The appeal of reading, she thought, lay in its indifference: there was something undeferring about literature. Books did not care who was reading them or whether one read them or not. All readers were equal, herself included. Literature, she thought, is a commonwealth; letters a republic.
When men have appreciated the countless differences which the exercise of that judgment must necessarily produce, when they have estimated the intrinsic fallibility of their reason, and the degree in which it is distorted by the will, when, above all, they have acquired that love of truth which a constant appeal to private judgment at last produces, they will never dream that guilt can be associated with an honest conclusion, or that one class of arguments should be stifled by authority.
And, in general, that branch which is to act ultimately and without appeal on any law is the rightful expositor of the validity of the law, uncontrolled by the opinions of the other coordinate authorities.
Royalty is a government in which the attention of the nation is concentrated on one person doing interesting actions. A Republic is a government in which that attention is divided between many, who are all doing uninteresting actions. Accordingly, so long as the human heart is strong and the human reason weak, Royalty will be strong because it appeals to diffused feeling, and Republics weak because they appeal to the understanding.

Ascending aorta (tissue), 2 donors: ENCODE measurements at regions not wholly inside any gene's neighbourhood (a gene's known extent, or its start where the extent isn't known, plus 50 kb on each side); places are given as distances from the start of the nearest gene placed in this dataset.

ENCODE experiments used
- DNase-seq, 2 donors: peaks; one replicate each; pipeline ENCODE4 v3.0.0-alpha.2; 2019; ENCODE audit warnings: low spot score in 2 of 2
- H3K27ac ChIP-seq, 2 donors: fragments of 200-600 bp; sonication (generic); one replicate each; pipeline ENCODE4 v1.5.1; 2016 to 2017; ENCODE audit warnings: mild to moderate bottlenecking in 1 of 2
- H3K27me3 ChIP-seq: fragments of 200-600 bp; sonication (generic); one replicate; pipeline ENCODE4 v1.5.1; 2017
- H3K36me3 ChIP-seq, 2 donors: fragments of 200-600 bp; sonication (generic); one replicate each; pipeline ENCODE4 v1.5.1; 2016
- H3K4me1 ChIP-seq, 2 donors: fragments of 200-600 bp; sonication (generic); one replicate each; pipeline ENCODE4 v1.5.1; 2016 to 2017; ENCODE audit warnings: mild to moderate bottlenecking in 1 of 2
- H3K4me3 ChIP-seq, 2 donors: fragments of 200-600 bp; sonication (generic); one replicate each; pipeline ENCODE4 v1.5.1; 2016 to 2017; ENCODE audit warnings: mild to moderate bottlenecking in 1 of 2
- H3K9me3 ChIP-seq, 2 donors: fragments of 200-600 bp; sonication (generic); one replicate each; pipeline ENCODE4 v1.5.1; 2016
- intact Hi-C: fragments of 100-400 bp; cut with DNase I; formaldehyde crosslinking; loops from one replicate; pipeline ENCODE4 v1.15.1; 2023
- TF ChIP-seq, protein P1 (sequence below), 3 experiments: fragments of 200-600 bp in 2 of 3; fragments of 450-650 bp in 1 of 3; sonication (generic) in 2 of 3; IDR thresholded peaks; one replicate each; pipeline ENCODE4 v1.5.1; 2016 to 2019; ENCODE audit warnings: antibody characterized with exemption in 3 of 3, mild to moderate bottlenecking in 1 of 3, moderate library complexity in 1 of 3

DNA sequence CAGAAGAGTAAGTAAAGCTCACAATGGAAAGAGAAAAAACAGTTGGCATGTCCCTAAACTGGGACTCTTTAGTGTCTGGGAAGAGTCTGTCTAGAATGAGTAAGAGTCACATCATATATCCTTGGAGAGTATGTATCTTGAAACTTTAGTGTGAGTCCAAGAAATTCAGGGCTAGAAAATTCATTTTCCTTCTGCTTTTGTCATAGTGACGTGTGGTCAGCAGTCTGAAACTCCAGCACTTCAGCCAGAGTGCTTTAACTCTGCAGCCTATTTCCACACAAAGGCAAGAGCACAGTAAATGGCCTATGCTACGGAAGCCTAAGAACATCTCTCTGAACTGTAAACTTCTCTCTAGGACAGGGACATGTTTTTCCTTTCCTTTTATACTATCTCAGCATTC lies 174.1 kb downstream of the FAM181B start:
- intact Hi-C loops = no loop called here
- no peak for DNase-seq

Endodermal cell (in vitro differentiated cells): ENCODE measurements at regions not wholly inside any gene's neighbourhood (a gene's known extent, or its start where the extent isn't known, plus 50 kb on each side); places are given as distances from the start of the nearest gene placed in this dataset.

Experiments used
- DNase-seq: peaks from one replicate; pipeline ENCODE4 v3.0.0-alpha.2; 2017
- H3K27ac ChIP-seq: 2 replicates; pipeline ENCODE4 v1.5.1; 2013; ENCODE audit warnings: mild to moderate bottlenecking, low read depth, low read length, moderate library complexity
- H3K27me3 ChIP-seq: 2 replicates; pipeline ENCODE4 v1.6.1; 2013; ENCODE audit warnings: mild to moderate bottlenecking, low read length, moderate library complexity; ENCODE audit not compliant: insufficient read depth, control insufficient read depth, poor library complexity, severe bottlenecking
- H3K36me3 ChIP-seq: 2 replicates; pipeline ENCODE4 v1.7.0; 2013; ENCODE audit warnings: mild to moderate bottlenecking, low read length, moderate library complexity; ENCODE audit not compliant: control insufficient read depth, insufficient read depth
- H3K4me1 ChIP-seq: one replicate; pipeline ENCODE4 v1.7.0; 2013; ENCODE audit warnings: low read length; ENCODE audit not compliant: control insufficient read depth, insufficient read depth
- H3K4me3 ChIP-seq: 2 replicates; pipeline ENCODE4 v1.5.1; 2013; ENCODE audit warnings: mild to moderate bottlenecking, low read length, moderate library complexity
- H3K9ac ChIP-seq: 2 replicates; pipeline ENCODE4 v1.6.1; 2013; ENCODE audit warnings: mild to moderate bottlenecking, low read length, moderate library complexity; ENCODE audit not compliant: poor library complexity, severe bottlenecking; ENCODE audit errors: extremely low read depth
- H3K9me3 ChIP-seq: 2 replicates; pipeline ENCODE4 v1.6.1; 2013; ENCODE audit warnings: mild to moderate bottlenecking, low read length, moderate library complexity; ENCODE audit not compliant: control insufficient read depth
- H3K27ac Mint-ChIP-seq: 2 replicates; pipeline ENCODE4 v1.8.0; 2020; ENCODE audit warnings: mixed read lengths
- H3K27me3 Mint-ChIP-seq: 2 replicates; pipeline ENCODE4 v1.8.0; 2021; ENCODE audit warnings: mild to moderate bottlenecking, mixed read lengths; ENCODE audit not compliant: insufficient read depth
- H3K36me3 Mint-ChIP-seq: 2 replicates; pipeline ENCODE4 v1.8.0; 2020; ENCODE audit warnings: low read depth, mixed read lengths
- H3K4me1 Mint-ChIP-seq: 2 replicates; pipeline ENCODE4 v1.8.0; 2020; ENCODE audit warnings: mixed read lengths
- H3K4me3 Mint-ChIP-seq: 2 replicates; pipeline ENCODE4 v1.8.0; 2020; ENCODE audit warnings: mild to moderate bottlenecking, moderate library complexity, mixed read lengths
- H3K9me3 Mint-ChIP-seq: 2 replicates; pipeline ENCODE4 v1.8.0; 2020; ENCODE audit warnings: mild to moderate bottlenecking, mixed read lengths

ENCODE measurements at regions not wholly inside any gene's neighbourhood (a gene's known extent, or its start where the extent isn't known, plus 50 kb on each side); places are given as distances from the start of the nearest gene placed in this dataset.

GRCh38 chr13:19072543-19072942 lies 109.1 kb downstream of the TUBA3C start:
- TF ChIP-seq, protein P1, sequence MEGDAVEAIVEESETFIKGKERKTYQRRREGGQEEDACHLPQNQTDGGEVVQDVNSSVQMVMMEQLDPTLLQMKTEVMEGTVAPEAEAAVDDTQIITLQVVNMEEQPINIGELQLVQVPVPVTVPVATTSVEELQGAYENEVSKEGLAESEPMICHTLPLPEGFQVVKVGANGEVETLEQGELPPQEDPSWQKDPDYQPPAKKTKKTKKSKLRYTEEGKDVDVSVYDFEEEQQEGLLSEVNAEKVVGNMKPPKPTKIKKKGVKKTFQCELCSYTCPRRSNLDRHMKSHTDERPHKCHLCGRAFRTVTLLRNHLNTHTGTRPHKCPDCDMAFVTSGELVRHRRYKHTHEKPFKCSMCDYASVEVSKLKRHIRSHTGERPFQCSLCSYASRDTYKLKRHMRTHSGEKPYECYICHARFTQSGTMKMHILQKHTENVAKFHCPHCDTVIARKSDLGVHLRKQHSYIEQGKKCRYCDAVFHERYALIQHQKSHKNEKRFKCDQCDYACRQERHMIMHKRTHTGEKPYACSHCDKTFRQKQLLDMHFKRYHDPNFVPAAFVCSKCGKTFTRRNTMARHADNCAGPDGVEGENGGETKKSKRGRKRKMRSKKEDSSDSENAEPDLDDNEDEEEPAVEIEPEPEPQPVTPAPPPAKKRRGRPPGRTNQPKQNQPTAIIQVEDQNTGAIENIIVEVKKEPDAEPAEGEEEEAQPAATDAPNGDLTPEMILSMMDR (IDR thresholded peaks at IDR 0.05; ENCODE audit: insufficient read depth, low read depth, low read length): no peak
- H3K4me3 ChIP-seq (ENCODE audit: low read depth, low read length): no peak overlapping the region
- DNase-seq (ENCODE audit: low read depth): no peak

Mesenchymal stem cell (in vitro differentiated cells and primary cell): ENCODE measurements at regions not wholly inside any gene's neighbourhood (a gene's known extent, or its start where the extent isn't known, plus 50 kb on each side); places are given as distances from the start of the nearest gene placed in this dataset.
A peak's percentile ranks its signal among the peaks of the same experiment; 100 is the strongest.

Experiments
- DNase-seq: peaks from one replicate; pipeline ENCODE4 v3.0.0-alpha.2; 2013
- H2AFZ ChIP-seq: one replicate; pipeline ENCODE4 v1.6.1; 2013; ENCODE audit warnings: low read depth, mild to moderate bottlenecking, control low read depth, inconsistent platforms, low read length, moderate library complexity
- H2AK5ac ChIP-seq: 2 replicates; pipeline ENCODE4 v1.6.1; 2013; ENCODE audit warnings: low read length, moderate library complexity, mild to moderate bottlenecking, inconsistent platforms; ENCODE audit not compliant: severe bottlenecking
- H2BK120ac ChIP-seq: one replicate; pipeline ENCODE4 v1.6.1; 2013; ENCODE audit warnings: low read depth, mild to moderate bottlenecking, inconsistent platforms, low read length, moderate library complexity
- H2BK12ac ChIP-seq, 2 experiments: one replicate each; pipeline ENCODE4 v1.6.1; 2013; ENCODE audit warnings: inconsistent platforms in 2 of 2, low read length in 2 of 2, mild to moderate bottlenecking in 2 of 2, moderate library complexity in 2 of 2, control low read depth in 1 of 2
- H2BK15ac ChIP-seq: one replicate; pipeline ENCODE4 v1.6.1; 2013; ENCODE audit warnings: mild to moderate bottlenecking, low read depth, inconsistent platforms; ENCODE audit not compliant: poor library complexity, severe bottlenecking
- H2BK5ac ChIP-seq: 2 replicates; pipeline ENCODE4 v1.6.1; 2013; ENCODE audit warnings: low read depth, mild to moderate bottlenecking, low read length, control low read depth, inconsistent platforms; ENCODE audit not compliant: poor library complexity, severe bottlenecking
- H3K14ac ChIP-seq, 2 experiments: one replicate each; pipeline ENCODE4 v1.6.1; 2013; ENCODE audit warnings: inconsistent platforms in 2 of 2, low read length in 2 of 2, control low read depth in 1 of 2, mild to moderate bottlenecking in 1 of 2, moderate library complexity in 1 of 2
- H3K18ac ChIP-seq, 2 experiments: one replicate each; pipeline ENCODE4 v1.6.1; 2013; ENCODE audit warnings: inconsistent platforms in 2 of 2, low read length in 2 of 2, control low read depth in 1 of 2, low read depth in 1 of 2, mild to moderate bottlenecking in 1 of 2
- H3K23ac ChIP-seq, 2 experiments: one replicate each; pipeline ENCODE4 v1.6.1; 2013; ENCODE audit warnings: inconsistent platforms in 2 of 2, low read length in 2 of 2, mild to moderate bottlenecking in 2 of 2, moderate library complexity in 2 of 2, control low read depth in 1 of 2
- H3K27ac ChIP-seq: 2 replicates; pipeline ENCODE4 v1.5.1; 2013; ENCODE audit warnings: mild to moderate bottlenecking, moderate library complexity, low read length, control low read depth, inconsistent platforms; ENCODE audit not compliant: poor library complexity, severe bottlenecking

I don't remember the first image of a werewolf I saw, but I suspect it was the hybrid type, up on two legs, with long limbs, hair, claw-like fingernails and lupine head. To me there's nothing scary about complete transformation from human into wolf. Wolves aren't scary. They're dangerous, yes, but so are geese, in the wrong mood. What's scary is seeing the human in the wolf but knowing it's beyond the reach of reason or emotional appeal. That's where the horror and dread kicks in.
The Supreme Court and the Court of Appeal will take care of themselves. Look after the courts of the poor, who stand most in need of justice. The security of the republic will be found in the treatment of the poor and the ignorant. In indifference to their misery and helplessness lies disaster.
Thus, I always began by assuming the worst; my appeal was dismissed. That meant, of course, I was to die. Sooner than others, obviously. 'But,' I reminded myself, 'it's common knowledge that life isn't worth living, anyhow.' And, on a wide view, I could see that it makes little difference whether one dies at the age of thirty or threescore and ten-- since, in either case, other men will continue living, the world will go on as before. Also, whether I died now or forty years hence, this business of dying had to be got through, inevitably.